NHS Oversight Framework
Clinical commissioning groups (CCGs) were established on 1 April 2013 and are clinically-led organisations at the heart of the NHS system. NHS England has a statutory duty (under the Health and Social Care Act (2012)) to conduct an annual assessment of every CCG.
In 2020, the NHS Oversight Framework replaced the CCG Improvement and Assessment Framework (IAF), which was introduced in March 2016 to assess how well CCGs are performing and how well they work with others to improve quality and outcomes for patients.
In November 2020, Salford CCG was rated outstanding for the fifth consecutive year, making it one of only two CCGs in the country to achieve the highest rating for five years running.
As well as being rated outstanding, the CCG received full marks (15/15) and a ‘green star’ for the way in which it involves the public in planning health services in 2019/20.
|2014/15||Assured with support|
You can find out more about the data behind the ratings from the My NHS website.
Annual performance reports
The CCG produces a number of reports every year such as our annual engagement report, diversity and inclusion report and overarching CCG annual report and accounts. You can read them all via our Publications page.
In July 2020, we held our Annual General Meeting looking back at the highlights and challenges from 2019/20. The slides from the AGM are available below, along with a film summarising our latest Annual Report. This video has captions, these can be found by clicking on cc in the YouTube player functions.
Transcript of Salford CCG Annual Report 2019/20
Doctor Tom Tasker: Hello, I’m Doctor Tom Tasker and I’m a GP in Eccles. I’m also Clinical Chair of Salford Clinical Commissioning Group (CCG). The CCG or Clinical Commissioning Group alongside our colleagues at the city council, together buy the health and care services for the people of Salford.
Our Annual Report covers the period of time from April 2019 to March 2020. This of course has been an unforgettable year for all the wrong reasons really because of COVID-19, but personally, I’ve been absolutely amazed by the way this city has pulled together. From the front line clinicians who have continued to care for our residents, through to the non-clinical colleagues who have supported us, everybody has done their bit to try and beat COVID-19.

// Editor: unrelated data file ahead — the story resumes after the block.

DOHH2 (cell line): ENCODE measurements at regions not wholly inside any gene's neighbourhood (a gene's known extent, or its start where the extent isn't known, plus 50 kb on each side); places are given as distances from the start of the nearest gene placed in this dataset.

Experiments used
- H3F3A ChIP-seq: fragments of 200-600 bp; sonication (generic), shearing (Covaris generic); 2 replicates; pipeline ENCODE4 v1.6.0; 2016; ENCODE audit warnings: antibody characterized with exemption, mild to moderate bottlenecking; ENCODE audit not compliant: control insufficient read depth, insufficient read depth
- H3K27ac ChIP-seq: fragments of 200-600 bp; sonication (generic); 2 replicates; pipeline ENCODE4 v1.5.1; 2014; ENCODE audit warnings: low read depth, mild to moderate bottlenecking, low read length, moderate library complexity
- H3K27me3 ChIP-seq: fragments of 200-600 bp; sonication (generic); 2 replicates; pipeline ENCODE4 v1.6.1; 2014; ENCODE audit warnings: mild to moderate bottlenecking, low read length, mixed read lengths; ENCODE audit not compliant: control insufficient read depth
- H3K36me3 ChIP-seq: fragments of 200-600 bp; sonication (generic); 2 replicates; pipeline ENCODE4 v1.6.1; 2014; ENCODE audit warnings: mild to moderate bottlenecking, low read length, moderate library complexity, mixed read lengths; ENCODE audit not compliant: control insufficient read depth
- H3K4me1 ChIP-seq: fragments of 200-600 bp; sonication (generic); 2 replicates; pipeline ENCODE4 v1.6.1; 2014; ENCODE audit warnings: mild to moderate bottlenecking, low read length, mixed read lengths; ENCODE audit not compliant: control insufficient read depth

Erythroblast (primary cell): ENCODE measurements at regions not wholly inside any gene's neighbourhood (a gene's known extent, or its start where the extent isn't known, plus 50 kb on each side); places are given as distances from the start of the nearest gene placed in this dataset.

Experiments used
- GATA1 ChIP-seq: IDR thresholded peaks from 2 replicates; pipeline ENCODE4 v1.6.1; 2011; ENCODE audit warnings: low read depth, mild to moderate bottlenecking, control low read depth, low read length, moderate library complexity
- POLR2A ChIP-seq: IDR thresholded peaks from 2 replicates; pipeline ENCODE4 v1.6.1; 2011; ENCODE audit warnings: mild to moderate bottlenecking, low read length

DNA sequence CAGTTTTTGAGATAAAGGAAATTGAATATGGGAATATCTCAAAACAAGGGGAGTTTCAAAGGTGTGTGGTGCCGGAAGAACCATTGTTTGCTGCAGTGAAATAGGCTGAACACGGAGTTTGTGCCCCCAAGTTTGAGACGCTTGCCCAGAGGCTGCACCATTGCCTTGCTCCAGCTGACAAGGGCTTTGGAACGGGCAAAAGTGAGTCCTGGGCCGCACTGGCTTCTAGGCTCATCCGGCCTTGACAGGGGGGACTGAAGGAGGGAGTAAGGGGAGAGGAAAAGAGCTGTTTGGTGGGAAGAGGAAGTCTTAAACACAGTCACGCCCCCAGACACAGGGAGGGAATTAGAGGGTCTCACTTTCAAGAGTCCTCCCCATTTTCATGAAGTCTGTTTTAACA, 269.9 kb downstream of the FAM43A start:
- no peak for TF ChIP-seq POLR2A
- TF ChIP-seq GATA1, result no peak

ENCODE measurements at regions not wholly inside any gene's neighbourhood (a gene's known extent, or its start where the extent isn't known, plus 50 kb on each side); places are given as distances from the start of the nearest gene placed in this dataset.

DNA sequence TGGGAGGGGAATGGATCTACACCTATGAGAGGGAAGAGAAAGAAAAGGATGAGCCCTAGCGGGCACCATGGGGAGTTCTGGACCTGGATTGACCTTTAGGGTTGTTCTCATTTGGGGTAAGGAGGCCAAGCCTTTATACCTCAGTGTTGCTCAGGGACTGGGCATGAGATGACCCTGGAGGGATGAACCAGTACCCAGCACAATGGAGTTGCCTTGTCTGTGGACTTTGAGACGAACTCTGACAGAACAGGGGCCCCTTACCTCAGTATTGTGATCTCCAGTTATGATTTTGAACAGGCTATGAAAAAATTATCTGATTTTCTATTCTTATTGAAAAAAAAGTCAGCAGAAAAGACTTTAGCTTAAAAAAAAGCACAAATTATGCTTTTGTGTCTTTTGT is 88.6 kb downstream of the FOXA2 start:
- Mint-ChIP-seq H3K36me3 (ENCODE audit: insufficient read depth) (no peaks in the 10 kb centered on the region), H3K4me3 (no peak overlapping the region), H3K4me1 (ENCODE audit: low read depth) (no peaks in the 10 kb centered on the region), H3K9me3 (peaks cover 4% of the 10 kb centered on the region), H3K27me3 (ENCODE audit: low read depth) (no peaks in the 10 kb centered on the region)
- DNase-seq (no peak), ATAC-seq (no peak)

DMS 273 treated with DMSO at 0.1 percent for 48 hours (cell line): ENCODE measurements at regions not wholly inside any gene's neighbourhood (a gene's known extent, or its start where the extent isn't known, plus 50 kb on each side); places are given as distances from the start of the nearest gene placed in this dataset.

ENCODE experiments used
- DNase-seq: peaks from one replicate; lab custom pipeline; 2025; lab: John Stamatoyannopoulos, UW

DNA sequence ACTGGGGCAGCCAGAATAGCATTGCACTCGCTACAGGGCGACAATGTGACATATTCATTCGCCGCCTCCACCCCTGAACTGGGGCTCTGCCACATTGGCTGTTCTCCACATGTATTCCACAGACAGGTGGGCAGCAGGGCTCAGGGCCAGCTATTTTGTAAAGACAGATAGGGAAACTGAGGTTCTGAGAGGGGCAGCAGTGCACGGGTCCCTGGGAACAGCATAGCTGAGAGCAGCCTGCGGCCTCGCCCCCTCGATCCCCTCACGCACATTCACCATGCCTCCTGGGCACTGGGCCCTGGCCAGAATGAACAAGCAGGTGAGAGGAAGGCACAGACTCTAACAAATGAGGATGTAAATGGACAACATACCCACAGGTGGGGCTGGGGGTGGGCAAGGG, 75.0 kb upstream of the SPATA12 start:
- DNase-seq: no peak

This report looks not only at how our integrated care system has pulled together in the battle against COVID-19, but also all of the other important work that we have undertaken in the past year. I do hope you enjoy the report.
Richard Whitehead: Salford CCG formally integrated with Salford City Council in April 2019.
This means we plan – together - how to spend a joint budget of £600 million for the majority of children, adults, Public Health and primary care services.
Over the last four years, the integrated care programme has used £18 million from the Greater Manchester Health and Social Care Partnership to test new ways for health and care services to work more closely together.
During this time, there has been:
- Nearly 2,000 people who called an ambulance treated at home by an urgent care team, instead of going to hospital
- 35% reduction in A&E attendances and non-elective admissions from care home residents
- 10% reduction in the number of people admitted to hospital after having a fall.
In 2019/20, as Salford Together, we continued working on ways to create local neighbourhood teams and bring more services into the community. The teams include a range of health and care professionals, like GPs, district nurses, social workers, hospital consultants, pharmacists and mental health professionals.
They will support people with long term conditions (such as mental health, diabetes and high blood pressure) and try to identify people who are at risk of developing a condition early and offer them support and preventive care.
In January, we agreed to invest an extra £3m for the next two years to move this work onto the next phase.
In July 2019, five Primary Care Networks (or PCNs) were also established. This is where GP practices within a certain area, like Broughton or Swinton, work together, meaning they can have bigger teams of staff working across the practices.
The aim is to offer more choice to patients and more specialised services closer to home so you don’t need to go to hospital.
Our GP practices continued working towards the Salford Standard. The Salford Standard describes the quality of care that all patients should expect. Since we introduced the Salford Standard, there has been an increase in: